Your ear should discern the tone that the drum makes, whose pitch you will complement by tuning the head.
If you have successfully reached a complementary pitch, you should then tap the drum head in front of each rod, about one inch from the rim, and listen to that sound.
If it is suitably pitched, move across the drum head to sound check the corresponding rod. You may need to tighten or loosen the rod, depending on if you get a higher or lower tone than its opposite.
In this way, you will ensure proper tension across the drum head while minimising overtone.
If, in spite of your best efforts at tuning your snare drum you still get undesirable overtones, you may consider using a damper, drum gum or moon gel.
However, damping should be a solution of last resort. Maybe you could ask a more experienced drummer or a professional instrument tech to check your work prior to applying any extra damper.
Perhaps you should change the drum head altogether!
The bottom drum head, the one that provides resonance, should be tuned in much the same way as you tuned the batter head: first tap the drum shell, and then the bottom head.
The pitch should be close to or equal to that of the batter head.
If it varies too greatly to suit your taste, repeat the procedure used to tune the batter head on the resonant head.
Note: you should mute the batter head with a towel as you tune the bottom head. Or, you could simply invert the drum onto your drum stool; it should be just about a perfect fit!
The resonant head is much thinner than the batter head and should be tuned much more tightly. That means you should be cautious in tuning this head as you risk damaging it by trying to tighten it excessively.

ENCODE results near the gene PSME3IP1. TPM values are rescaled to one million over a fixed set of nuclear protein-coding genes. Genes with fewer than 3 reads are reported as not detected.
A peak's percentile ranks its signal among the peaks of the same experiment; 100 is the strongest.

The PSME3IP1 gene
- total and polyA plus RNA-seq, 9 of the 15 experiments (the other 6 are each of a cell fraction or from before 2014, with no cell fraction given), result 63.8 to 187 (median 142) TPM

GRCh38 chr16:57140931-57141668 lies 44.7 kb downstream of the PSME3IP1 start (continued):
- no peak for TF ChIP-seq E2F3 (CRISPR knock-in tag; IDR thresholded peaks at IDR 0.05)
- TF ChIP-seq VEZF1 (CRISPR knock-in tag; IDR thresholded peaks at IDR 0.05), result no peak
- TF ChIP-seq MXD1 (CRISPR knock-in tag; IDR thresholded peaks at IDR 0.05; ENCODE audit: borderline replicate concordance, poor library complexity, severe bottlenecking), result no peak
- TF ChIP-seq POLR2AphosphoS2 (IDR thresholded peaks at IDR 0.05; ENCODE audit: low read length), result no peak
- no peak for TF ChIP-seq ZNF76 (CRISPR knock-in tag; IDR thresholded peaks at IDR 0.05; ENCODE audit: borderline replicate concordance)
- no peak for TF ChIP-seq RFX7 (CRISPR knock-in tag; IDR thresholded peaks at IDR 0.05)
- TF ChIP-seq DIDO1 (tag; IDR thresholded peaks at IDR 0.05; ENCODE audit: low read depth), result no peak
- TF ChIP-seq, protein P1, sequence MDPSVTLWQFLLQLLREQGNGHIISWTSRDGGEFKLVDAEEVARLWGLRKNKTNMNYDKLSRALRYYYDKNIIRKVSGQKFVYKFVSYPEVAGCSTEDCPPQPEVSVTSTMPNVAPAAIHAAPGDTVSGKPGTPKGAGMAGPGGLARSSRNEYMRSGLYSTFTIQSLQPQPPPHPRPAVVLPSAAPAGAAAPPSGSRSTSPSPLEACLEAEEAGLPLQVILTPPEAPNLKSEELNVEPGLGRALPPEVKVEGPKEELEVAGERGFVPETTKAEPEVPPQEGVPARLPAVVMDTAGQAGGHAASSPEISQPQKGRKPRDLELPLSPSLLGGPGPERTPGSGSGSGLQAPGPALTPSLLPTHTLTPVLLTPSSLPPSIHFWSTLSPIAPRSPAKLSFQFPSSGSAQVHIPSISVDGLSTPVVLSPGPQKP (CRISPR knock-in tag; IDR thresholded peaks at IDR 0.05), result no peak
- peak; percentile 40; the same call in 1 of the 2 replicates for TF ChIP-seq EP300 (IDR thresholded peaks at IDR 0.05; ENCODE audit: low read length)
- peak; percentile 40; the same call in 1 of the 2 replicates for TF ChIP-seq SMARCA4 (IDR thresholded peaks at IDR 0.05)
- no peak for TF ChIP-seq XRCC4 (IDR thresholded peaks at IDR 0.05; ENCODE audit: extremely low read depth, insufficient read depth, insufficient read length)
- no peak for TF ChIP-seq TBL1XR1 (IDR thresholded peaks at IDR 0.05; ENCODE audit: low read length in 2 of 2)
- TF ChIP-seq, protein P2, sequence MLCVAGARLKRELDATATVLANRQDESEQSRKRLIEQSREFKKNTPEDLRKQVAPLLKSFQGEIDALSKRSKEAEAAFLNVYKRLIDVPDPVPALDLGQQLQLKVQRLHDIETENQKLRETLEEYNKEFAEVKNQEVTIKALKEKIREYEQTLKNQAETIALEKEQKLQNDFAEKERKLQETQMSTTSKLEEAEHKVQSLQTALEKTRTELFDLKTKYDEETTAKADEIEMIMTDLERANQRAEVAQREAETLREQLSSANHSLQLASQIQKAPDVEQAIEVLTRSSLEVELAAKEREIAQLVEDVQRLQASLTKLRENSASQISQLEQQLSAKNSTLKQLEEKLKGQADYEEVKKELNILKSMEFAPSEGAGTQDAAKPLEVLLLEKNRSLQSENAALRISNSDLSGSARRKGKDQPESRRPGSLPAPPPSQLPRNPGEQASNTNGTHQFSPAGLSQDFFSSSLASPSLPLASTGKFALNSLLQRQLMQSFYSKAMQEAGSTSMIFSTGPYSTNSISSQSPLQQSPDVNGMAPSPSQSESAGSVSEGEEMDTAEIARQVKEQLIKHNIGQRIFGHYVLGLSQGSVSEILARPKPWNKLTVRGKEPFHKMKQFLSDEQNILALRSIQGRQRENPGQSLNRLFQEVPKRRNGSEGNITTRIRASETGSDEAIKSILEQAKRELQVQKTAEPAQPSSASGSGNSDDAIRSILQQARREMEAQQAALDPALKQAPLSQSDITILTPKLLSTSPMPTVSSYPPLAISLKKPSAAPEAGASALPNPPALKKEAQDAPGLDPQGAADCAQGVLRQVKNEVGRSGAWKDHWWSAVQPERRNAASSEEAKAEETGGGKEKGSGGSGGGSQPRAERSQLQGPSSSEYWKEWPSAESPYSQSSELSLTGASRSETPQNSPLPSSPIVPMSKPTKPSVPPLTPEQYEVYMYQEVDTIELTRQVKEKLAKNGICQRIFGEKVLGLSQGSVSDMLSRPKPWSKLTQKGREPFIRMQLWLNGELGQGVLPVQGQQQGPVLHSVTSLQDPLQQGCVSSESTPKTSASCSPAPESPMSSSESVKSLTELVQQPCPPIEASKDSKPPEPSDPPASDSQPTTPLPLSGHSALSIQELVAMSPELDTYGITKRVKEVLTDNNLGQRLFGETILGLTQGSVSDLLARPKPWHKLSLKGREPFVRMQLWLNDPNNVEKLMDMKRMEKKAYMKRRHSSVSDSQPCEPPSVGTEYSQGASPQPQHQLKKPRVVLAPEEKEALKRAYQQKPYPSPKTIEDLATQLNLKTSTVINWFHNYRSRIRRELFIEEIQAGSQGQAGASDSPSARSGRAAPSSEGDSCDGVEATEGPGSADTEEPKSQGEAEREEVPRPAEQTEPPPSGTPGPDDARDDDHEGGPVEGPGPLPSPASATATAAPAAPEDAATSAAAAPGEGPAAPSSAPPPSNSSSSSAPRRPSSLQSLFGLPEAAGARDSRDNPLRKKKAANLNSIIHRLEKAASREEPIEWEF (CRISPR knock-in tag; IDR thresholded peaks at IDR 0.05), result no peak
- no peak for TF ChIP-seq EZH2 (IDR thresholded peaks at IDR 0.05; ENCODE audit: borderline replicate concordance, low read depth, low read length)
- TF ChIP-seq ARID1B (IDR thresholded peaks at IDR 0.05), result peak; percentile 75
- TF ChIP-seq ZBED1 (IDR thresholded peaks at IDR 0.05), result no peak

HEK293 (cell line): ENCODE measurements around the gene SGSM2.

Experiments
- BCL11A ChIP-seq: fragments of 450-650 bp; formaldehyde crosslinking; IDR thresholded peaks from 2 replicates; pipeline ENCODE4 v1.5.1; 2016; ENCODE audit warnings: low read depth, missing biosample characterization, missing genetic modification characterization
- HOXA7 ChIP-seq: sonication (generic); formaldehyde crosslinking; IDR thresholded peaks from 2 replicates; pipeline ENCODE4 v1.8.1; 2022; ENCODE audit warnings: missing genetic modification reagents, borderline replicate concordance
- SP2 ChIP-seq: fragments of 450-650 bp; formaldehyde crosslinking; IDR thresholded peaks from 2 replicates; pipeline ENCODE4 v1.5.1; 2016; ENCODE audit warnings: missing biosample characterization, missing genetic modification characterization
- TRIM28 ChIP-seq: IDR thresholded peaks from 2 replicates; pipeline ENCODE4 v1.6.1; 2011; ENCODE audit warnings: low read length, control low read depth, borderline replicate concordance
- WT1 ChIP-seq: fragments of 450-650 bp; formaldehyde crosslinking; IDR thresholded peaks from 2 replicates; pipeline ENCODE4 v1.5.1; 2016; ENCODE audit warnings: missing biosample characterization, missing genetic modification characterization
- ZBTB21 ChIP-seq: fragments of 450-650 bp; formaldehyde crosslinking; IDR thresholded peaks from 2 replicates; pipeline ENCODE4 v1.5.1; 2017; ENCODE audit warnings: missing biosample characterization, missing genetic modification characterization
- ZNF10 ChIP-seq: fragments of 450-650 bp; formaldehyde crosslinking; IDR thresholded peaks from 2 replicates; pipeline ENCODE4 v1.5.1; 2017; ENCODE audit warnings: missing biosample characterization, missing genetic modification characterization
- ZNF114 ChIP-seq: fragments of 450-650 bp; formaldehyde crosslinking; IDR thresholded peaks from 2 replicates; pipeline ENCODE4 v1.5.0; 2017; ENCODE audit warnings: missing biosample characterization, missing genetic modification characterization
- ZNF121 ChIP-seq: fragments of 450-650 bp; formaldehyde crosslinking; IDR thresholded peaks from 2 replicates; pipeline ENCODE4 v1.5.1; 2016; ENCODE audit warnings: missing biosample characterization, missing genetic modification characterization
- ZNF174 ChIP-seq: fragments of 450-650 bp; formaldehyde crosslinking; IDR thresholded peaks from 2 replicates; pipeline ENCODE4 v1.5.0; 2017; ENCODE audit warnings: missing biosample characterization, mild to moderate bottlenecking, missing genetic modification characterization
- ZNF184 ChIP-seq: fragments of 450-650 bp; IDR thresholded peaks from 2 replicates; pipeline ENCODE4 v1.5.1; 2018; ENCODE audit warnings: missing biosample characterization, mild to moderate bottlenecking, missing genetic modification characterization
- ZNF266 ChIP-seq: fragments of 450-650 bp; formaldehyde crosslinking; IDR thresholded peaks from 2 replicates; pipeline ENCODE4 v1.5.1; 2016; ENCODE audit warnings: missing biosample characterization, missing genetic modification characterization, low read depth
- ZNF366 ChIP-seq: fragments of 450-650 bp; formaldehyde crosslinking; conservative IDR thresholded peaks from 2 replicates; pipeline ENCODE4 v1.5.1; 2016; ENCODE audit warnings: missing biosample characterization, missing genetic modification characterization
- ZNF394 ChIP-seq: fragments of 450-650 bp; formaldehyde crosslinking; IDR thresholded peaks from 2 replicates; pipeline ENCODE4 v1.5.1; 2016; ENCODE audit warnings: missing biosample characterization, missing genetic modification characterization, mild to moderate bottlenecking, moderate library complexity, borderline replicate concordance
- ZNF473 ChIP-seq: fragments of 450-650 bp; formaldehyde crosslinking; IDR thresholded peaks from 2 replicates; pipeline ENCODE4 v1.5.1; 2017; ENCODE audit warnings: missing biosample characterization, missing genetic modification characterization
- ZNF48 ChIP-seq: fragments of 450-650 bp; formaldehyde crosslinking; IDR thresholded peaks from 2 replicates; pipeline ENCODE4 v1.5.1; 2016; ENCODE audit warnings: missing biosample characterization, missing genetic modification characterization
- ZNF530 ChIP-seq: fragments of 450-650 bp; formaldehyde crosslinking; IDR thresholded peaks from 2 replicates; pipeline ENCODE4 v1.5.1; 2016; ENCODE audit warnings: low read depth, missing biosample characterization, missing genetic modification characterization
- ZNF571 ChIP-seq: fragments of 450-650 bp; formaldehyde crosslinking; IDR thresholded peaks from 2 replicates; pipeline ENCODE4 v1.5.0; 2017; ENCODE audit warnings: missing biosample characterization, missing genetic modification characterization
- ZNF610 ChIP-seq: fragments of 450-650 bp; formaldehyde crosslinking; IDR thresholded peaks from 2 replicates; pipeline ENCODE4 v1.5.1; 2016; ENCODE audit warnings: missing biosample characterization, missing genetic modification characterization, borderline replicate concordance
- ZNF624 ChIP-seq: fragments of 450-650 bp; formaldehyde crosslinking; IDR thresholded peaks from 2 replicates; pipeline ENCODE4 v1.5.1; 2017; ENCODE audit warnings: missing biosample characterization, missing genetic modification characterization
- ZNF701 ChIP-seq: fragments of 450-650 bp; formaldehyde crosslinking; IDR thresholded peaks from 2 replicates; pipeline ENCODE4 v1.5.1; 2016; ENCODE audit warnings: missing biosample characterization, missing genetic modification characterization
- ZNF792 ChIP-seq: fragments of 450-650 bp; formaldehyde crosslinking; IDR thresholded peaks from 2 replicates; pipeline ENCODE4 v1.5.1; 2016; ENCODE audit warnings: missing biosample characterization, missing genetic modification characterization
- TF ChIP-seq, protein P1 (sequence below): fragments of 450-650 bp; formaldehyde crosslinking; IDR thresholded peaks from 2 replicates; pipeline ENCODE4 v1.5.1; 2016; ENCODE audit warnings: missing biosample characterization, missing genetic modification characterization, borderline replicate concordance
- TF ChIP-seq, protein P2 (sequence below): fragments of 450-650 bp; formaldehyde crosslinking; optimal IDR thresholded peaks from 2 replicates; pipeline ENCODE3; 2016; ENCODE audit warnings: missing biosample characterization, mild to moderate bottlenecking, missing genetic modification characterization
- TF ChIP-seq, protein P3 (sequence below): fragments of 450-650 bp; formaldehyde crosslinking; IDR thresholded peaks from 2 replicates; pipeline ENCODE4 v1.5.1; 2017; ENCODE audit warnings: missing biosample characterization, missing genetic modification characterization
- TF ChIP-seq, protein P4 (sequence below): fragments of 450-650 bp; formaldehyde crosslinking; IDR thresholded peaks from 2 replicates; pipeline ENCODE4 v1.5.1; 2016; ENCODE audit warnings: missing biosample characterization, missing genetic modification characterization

Prior to tuning your snare, you should have removed the wires. Once you have your desired pitch and tone, take a good look at your snare wires before reinstalling them.
Do they lay flat? Do see any signs of stress or cracking? Do they touch the drum head?
Look for any bowing or sagging; if either one of those conditions exists, loosen or tighten incrementally.
A good rule of thumb is to tighten snare wires to just until they stop rattling.
If any snare wire looks ready to crack or if they bow even after tightening, you should replace the snare as soon as possible.
That brings us to the end of simple snare drum tuning; let us now find out how to tune the rest of your kit.
It is not uncommon to damper bass drums with a pillow or blanket Source: Pixabay Credit: Marian Javslovsky
In essence, tuning your toms and bass drum is not so different than tuning your snare; the process is the same but the procedure is reversed.
You will be tuning to the body of the drum rather than to your desired sound.
You will tune the resonant head first rather than the batter head
You will use a drumstick to tap the bass drum’s shell even though that drum is beat with a mallet